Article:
An increasing number of schools are transforming parent-teacher conferences and other family events into learning-centered team meetings — an approach which also builds community among families and school staff.
Wisconsin is one of several states to implement academic parent-teacher teams (APTT). And, this year 10 elementary and middle Title I Focus schools are serving as APTT statewide demonstration schools in a Department of Public Instruction pilot program.
These schools, in addition to holding one 30-minute, individual parent-teacher conference in the fall, hold three 75-minute classroom parent meetings throughout the year. Other family events not connected to learning, such as ice cream socials, are typically eliminated to make time for these parent-teacher interactions that are focused around student achievement.
At the APTT meetings:
- Teachers share anonymous data about student learning in one or two grade-level reading or math skills that the classroom needs to improve on. This data is the entrée to engaging parents as members of the education team.
- Teachers show parents strategies they can use at home to improve identified skills.
- Parents then write a 60-day “SMART” goal outlining how they and the child will work together to improve the skill. “SMART” goals are defined as “Specific, Measurable, Action-oriented, Realistic, and Time-bound.”
A key component of the APTT approach is to keep the mood — of both the meetings and the parents’ subsequent work with their children — lighthearted and fun, while also productive.
The educator who created the APTT model, Maria Peredes, reached 92 percent parent attendance at these events in the diverse and low-income district where she worked.
Peredes also found that more fathers participated in these meetings than the purely social events held in the past.
The pilot aims to advance student learning statewide by demonstrating effective implementation of the APTT method.
The schools receive training and on site technical assistance in implementing the new approach.
The basic idea for every school is to give parents a well thought-out program — knowledge, tools, and skills to help their children learn. APTT meetings take what teachers implicitly want, desire, and need — and make these things explicit to parents who may not otherwise know, especially parents who are not highly educated themselves.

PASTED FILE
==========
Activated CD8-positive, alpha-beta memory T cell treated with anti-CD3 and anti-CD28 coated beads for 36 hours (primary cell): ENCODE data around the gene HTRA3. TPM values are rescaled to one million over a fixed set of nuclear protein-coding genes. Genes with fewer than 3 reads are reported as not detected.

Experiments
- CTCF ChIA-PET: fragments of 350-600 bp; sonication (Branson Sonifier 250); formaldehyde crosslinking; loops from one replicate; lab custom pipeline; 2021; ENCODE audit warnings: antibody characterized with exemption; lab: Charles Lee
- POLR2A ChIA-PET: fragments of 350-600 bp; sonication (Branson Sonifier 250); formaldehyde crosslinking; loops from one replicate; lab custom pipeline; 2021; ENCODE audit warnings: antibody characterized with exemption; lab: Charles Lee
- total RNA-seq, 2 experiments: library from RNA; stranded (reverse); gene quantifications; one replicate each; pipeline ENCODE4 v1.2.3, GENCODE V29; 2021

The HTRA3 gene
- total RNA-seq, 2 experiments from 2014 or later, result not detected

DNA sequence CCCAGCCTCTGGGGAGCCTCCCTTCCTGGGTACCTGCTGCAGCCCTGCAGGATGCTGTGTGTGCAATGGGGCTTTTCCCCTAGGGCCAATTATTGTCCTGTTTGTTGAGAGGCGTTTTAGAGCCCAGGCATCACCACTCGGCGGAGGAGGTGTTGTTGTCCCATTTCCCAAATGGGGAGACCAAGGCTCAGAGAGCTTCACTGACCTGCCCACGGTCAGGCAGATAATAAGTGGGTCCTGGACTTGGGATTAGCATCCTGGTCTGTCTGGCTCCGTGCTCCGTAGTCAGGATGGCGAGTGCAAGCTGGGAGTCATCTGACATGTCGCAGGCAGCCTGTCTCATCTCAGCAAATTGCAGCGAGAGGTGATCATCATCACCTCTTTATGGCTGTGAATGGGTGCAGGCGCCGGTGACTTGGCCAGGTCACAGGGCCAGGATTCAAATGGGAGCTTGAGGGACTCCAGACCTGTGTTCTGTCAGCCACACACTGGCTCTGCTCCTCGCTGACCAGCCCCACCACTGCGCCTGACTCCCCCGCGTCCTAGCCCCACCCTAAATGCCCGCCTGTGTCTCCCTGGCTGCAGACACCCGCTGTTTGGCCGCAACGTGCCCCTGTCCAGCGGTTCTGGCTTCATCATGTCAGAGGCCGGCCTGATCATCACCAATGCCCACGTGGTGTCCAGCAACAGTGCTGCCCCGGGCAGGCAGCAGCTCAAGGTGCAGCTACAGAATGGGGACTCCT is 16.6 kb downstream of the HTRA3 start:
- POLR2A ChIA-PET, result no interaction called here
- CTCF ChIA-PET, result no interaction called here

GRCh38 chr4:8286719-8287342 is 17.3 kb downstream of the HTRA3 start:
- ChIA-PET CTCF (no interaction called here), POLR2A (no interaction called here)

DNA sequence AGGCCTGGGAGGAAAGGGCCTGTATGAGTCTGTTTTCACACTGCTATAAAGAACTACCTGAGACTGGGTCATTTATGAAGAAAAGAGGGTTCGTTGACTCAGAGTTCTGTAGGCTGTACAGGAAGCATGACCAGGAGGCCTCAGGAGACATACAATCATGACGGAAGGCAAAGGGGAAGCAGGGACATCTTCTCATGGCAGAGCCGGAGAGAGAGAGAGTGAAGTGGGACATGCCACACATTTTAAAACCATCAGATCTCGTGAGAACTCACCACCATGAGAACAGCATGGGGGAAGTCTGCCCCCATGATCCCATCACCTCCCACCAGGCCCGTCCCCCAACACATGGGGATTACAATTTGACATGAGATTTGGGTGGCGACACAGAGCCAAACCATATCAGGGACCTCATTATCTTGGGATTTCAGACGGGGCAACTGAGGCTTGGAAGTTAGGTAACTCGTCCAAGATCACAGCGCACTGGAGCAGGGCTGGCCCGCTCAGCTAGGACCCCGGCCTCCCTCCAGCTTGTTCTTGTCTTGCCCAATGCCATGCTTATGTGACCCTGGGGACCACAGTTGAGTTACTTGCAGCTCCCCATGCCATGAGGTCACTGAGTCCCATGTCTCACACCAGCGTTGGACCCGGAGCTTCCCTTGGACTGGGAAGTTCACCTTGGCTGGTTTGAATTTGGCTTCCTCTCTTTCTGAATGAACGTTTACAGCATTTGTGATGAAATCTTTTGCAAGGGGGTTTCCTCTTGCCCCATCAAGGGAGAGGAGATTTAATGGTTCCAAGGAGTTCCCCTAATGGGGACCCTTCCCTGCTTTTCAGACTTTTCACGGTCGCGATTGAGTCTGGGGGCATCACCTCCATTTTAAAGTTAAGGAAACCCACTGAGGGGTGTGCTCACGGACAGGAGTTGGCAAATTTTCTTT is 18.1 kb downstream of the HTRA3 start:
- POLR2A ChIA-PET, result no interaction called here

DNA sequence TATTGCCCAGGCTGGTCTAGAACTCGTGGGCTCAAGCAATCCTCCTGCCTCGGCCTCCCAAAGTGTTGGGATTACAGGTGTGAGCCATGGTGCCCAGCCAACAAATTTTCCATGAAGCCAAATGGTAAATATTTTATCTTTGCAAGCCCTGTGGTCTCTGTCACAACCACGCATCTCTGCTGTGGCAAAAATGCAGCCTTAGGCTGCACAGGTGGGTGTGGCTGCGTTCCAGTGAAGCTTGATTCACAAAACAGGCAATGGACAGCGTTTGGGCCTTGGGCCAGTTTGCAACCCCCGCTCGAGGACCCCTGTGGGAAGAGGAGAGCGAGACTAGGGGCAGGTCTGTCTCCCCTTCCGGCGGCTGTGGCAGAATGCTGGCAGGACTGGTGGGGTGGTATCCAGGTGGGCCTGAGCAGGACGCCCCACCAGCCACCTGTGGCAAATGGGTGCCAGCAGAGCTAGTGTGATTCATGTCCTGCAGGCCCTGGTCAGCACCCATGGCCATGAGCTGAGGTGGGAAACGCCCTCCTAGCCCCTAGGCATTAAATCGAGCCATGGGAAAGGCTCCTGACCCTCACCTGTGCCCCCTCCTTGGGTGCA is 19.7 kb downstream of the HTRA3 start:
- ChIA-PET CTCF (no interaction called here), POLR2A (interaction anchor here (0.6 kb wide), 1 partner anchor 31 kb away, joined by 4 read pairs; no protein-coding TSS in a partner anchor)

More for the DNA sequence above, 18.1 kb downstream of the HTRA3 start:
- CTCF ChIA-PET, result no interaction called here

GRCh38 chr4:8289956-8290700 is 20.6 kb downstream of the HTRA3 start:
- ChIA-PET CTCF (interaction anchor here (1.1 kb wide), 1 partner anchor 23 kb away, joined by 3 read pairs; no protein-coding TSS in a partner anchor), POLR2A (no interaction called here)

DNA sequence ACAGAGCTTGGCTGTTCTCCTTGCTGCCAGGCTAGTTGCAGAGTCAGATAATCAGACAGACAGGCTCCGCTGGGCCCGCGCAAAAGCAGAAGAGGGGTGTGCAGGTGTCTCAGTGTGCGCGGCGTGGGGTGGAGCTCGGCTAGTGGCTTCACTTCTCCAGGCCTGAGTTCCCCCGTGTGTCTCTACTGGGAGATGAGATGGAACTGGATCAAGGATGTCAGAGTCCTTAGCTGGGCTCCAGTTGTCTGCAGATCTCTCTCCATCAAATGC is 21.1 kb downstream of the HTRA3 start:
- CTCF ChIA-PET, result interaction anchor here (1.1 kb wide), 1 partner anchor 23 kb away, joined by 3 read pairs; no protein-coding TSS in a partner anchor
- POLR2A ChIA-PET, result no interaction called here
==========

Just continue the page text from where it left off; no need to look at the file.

The most experienced educators had some trepidation about this new model, yet were sold after the first meeting, when parent excitement and commitment was clearly stronger.
The initial enthusiasm increased when after the second meeting, classrooms using the APTT model had higher achievement levels than comparable classes following the traditional engagement model.
Teachers remarked that their workload had decreased, because students were coming into school more prepared, having not only done their homework but having studied the material.
Schools in more states should implement Academic Parent Teacher Teams (APTTs) to effectively provide parents with the information, skills, and materials they need to support student learning at home. APTT is a classroom-based, teacher-led, data-driven family engagement model focused on collaborating with families to support children’s academic goals by linking home and school learning, and builds educators’ and families’ capacity. They effectively work together to drive student achievement while creating a school culture of mutual support and shared responsibility.
Innovative 21st Century public school education models will need new strategies to re-purpose parent teacher conferences and align family engagement with school improvement goals. Providing information with cultural/linguistic responsiveness relevant to the curriculum, enhances and increases confidence and competence of both parents and educators to partner, collaborate and connect learning at school with learning at home. There are additional components of this program that will be covered in greater detail. So far, this one sounds like a winner filled with potential to close gaps in achievement, opportunity and access to quality education. Best of all, families are equal partners in the process. Do you agree?
For more about APTT’s see: